It was a bitter cold day as we trolled along a contour line on Arkansas’ Lake Dardanelle. But my cold fingers and face were the last thing on my mind when a rod suddenly bowed deep in its holder and throbbed violently.
Grabbing the 8-foot graphite rod, I pulled back and was fast to a hefty fish. Five minutes later my partner deftly scooped the net under 15 pounds of glistening striped bass. Suddenly the cold didn’t seem quite so bad! There’s nothing like a feisty fish on the line to take the bite out of winter! And there are few better fish to focus on at this time than the freshwater striper.
You can catch freshwater stripers many ways including casting lures, fly fishing and drifting with bait. But one of my favorite tactics is trolling. This is especially true on waters new to me. Instead of just riding around looking over a lake, you’re fishing while you explore it.
You can investigate likely striper areas such as points, underwater islands, saddles, drop-offs, river channel edges, flats, and the water near the dam. Trolling also takes lures deep—down in the 15- to 40-foot range where most stripers hang out for the bulk of the year.
Trolling doesn’t require expensive equipment. One item that is crucial, though, is a good depth finder. Get the best one you can afford. You’ll never regret it!
Stripers are open-water fish, it’s true. But they do hang out near certain types of structure much of the time. When they are moving, they also tend to follow underwater contour lines such as the edge of a flat or river channel. By pinpointing these types of cover with a depth finder, you can continually pull your offerings through potential pay-dirt zones.
In addition to pinpointing prime structure, depth finders help you locate forage fish. When you find a school of shad, herring or alewives, stripers are usually close by. Finally, depth finders allow you to locate the stripers themselves on the display screen as large individual markings.
Rods for trolling should have plenty of backbone, to resist the pressure of the moving boat and the big-lipped, diving plugs often used. The rods should also be fairly long, to allow you to keep the lines clear of each other—6 ½- to 8 feet. Baitcast or level-wind reels are most practical, spooled with 12-to-40-pound-test line.
A topographic map is vital. Buy it ahead of time and try to pinpoint good areas for trolling such as points, flats, creek and river channel edges, underwater islands, saddles, and riprap near dams.
In spring, the big pin-striped bass might be in major feeder rivers of the lake. During summer, fall and winter, deep water near the dam and main river channels are especially productive.
Keep detailed records of where you catch fish. This way you can return and try those spots again under similar conditions.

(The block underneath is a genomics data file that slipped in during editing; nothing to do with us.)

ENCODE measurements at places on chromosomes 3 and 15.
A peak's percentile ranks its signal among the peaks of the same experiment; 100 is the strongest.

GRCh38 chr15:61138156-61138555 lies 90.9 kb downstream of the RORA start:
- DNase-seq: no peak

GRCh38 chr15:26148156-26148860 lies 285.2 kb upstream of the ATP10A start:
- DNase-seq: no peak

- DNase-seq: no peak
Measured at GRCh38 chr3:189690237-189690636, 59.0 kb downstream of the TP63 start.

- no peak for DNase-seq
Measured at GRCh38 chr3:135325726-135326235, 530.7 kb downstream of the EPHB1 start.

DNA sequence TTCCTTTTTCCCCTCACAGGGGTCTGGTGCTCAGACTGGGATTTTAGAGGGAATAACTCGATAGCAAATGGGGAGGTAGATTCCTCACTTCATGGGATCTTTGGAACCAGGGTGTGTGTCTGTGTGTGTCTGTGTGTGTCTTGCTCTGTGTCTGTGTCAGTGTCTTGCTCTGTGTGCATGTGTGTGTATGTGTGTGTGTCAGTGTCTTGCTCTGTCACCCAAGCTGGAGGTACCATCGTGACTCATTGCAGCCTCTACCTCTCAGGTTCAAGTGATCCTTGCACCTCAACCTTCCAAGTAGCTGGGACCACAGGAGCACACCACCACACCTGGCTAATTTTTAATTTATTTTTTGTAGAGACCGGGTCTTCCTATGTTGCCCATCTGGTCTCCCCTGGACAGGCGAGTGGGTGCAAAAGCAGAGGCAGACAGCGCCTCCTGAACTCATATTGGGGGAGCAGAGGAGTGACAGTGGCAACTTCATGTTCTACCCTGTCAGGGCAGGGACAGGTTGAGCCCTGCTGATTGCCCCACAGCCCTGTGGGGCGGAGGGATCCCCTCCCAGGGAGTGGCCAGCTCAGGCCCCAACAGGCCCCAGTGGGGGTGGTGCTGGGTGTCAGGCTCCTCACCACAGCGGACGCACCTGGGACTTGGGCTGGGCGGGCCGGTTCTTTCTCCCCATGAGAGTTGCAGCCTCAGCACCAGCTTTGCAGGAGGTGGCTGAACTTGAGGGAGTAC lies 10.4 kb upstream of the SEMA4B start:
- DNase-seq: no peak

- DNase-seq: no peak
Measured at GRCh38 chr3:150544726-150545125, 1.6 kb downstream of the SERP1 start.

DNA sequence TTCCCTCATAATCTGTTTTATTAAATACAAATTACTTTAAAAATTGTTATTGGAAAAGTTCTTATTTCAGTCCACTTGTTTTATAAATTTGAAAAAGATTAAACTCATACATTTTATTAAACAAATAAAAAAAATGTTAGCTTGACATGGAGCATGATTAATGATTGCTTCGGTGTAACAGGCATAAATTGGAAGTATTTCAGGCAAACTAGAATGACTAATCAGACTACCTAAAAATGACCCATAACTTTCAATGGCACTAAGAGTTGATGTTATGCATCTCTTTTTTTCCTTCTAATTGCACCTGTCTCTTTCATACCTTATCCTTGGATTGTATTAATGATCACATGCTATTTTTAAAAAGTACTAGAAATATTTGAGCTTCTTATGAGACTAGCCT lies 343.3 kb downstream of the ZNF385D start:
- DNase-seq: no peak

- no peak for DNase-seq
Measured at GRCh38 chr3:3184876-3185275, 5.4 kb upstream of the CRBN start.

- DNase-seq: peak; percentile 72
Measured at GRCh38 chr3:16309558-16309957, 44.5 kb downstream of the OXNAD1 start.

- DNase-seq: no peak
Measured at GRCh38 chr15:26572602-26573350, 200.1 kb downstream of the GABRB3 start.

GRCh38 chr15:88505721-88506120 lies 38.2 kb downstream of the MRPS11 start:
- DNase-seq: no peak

Deep diving plugs are a great lure choice when stripers are suspended at levels of 12- to 25 feet. These include offerings such as the Mann’s Stretch series, Storm Big Mac, Bass Pro XPS Deep Diver Minnow, Rapala X-Rap Deep, Whopper Stopper Hellbender, Rebel Spoonbill, and Deep Diving Red Fin, among others.
All will catch stripers if the fish are in a feeding mood and the bait they are utilizing is fairly large. If the stripers are proving finicky, however, or if they’re feeding on small threadfin shad, a bucktail jig or grub trailed behind these lures will often account for even more fish than the plug.
With this rigging, the larger lure actually acts as a planer, pulling the small jig deep into the striper’s feeding territory. Attach a 30- to 48-inch, 14- to 30-pound leader to the center hook of the front treble and tie on a 1/4-ounce white bucktail jig or leadhead with white or chartreuse twister tail. Vary the distance you run this behind the boat until you find a range that produces strikes, generally 75- to 150 feet. Expect the majority of hits on the trailing jig.
You can also score on stripers by simply trolling with a single 1/2- to 3-ounce white or chartreuse jig or Sassy Shad. Some anglers also use umbrella-type rigs with several jigheads. This simulates a whole school of baitfish and can be deadly.
Downriggers offer another option for obtaining depth while striper trolling. A heavy lead “cannon ball” on a steel cable takes your lure deep and counters on them allow you to choose the exact depth. Set the counter to the level fish show on the depth finder or slightly above it.
White, yellow or chartreuse bucktails, shad-shaped plastic lures, vibrating rattle baits, such as the Spot or Rat-L-Trap, spoons, and thin-minnow plugs are all good choices for use with a downrigger.
Optimum speed for striper trolling is usually the slowest you can obtain with your outboard. Work in “lazy-S” patterns or slight curves, to cover more water and give a different action to the lure during the turns.
No, it’s not easy to get up at dawn to head out for a cold day on the lake in January or February. But when you know a batch of 10- to 20-pound stripers is waiting, it’s well worth the effort! And few methods can compare with trolling for getting those bass to bite.
Give it a try and I think you’ll agree!
Be sure to visit Sportsman’s Guide for a great selection of fishing gear.
Top Photo: A stringer of stripers caught trolling on North Carolina’s Lake Gaston in winter.